But that’s not why standing at the top of Sugarloaf Mountain became part of the those few travel experiences that embedded themselves so deeply in my conscience. Since my great-grandmother passed away a few years ago, my faith in any sort of power that existed beyond me had began to fade irrevocably (or so I thought) into the memory of a negative life experience. Since that day, there were three special moments where I felt her presence, as if she was watching over me and telling me that I had no reason not to be smiling. The first was on the beach of Sanya in China. I felt her presence through the element of water. The second was when I dedicated my first candle to her on my sweet sixteen. I felt her through the element of fire. And now, standing at the summit of Sugarloaf and seeing all of dazzling Rio at night, I felt her through the element of earth. It was as if she was the force helping me endure that climb so I would get to the top of this mountain and witness the beauty that life was capable of. It was unforgettable.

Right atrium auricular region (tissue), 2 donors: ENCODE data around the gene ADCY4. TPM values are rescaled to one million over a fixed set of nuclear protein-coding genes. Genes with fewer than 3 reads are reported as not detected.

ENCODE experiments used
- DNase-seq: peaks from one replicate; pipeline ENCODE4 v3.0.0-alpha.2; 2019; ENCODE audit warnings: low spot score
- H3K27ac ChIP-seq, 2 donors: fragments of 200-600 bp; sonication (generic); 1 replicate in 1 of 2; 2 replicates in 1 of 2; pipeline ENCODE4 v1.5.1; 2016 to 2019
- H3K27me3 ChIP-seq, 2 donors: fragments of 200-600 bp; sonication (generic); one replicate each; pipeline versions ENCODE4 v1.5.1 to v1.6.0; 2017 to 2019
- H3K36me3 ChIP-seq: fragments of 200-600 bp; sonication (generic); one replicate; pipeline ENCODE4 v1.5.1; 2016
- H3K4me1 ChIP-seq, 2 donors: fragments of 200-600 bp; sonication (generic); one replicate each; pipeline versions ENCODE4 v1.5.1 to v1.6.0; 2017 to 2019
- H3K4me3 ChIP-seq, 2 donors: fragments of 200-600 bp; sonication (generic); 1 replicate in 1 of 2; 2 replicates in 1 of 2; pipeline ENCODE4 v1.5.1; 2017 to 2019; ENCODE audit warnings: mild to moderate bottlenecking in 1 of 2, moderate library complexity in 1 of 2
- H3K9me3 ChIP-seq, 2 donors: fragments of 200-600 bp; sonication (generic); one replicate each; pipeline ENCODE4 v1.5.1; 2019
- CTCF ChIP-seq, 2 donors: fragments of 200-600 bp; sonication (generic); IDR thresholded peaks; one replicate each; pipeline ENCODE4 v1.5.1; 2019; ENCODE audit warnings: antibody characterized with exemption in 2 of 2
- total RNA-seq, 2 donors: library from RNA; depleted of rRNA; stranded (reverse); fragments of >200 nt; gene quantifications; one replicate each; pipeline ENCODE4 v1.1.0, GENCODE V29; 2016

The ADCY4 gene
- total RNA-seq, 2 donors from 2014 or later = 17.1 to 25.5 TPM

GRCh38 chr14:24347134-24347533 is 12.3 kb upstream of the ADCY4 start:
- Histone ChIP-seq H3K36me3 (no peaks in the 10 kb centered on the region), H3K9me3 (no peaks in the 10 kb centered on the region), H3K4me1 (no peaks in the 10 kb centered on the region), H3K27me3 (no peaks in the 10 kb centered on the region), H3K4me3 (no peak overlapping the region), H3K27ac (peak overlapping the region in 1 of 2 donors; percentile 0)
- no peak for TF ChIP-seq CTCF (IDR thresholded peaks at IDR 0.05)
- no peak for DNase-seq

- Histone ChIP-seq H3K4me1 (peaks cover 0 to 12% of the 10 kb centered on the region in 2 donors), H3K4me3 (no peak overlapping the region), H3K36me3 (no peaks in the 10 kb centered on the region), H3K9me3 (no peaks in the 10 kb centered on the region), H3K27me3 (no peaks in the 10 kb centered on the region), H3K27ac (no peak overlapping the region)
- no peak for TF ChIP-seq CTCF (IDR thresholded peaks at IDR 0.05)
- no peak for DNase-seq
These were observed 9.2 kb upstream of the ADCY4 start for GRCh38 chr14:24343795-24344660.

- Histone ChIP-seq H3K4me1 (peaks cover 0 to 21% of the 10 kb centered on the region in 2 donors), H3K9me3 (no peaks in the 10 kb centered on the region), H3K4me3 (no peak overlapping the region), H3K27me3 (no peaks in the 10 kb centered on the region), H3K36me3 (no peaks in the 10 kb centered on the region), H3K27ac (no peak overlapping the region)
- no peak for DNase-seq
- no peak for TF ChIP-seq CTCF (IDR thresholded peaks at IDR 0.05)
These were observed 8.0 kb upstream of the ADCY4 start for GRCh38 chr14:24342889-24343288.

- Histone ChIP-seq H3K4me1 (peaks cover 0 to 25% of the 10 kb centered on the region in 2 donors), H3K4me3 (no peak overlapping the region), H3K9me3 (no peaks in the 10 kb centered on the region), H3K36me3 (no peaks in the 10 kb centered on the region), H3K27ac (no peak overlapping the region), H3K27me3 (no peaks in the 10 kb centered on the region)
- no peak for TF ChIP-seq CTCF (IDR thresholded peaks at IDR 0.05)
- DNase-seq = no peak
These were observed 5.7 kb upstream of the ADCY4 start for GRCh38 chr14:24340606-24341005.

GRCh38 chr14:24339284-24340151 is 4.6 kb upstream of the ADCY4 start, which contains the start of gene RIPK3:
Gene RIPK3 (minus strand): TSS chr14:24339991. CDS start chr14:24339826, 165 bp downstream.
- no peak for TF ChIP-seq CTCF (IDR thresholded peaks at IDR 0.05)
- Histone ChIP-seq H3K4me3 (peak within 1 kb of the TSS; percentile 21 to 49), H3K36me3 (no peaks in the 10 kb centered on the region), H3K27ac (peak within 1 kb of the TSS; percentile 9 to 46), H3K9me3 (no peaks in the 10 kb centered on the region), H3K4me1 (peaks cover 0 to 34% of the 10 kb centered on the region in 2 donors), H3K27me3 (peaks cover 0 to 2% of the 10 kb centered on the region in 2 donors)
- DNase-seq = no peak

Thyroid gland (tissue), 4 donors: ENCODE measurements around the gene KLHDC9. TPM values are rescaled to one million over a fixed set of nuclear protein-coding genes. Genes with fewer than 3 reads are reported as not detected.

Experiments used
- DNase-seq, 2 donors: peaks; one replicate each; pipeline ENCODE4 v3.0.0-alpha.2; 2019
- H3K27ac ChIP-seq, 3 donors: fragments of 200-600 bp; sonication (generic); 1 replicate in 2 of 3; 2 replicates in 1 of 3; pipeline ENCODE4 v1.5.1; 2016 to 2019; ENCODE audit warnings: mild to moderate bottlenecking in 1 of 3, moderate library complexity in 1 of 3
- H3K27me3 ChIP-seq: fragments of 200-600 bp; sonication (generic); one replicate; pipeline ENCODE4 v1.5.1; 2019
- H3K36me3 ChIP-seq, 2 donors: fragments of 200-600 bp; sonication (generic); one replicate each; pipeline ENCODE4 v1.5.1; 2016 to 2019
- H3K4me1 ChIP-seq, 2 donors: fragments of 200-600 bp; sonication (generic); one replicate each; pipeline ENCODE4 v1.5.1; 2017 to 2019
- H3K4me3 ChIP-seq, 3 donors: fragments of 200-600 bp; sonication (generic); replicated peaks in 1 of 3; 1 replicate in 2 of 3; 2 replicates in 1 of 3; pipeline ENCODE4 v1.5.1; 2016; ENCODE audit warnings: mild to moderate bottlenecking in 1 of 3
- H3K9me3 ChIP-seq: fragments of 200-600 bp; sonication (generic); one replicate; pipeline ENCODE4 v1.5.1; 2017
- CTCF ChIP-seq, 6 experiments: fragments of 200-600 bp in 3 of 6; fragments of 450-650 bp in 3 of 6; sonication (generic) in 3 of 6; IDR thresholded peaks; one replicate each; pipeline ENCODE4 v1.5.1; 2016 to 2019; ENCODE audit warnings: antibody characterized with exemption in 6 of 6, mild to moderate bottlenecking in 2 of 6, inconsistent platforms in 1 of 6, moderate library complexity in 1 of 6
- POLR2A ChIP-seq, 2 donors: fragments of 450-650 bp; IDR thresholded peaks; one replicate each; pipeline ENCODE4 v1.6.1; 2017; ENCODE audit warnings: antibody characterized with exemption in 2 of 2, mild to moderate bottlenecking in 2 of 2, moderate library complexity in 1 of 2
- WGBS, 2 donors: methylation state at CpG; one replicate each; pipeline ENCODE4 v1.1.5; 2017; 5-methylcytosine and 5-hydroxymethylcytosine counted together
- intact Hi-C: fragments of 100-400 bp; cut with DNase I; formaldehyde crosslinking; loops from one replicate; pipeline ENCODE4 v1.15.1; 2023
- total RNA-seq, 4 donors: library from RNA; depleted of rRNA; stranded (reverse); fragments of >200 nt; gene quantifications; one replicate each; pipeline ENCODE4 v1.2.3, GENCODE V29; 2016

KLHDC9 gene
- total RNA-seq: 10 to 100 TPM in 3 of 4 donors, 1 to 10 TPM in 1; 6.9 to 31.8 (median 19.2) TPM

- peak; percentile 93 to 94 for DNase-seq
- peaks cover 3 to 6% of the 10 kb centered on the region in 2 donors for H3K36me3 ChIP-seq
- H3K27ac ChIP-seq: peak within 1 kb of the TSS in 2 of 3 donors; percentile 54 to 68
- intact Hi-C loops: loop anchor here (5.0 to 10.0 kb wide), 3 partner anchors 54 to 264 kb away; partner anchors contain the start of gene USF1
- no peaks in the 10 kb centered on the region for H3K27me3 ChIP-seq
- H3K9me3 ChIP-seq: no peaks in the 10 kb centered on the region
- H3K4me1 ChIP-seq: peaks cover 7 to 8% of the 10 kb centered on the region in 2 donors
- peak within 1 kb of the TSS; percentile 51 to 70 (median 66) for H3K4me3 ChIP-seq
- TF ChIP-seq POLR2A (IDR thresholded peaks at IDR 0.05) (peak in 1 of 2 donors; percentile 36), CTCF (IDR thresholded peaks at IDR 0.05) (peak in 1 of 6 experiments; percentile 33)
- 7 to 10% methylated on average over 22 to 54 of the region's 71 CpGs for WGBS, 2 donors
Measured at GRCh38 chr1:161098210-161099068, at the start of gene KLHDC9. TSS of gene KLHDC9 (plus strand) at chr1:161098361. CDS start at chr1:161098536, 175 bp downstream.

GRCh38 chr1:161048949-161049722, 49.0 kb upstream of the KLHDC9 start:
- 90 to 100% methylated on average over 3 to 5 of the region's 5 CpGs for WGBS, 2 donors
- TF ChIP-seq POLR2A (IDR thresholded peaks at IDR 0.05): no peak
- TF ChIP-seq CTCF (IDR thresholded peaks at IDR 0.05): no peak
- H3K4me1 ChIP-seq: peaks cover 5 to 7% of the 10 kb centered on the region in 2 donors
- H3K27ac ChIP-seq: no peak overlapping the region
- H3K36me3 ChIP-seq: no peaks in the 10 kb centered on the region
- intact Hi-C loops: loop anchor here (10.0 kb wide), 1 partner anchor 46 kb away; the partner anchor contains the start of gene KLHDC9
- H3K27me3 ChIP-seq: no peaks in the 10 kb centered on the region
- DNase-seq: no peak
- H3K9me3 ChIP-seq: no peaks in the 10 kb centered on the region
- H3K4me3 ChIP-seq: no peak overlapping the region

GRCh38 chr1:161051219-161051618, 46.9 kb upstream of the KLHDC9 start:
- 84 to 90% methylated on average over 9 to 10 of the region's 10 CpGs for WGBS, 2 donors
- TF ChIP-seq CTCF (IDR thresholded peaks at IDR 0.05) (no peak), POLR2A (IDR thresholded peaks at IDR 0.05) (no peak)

After spending time appreciating the greatest aerial city view I have seen, we all took a cable car down to the historic center half-way between the Sugarloaf summit and base station that educated us on the history of the mountain, how the cable car system was created, and the mysteries of the nebulous Acai berry that the Brazilians believe unless properly prepared is merely a marketing scheme for nutritionists with few legitimate benefits. Our adventure ended as the cable car descended to the bottom, but the memories of that evening will be forever indelible.
For anyone interested in this climb, Rio Hiking is a fantastic adventure company that leads some great tours in Rio. Check them out here: